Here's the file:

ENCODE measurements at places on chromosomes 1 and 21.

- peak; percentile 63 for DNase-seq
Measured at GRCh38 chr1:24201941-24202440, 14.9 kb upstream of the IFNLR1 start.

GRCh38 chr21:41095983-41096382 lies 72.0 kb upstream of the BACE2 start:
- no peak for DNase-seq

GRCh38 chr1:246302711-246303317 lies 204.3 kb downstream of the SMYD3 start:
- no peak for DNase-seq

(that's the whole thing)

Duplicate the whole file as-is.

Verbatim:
ENCODE measurements at places on chromosomes 1 and 21.

- peak; percentile 63 for DNase-seq
Measured at GRCh38 chr1:24201941-24202440, 14.9 kb upstream of the IFNLR1 start.

GRCh38 chr21:41095983-41096382 lies 72.0 kb upstream of the BACE2 start:
- no peak for DNase-seq

GRCh38 chr1:246302711-246303317 lies 204.3 kb downstream of the SMYD3 start:
- no peak for DNase-seq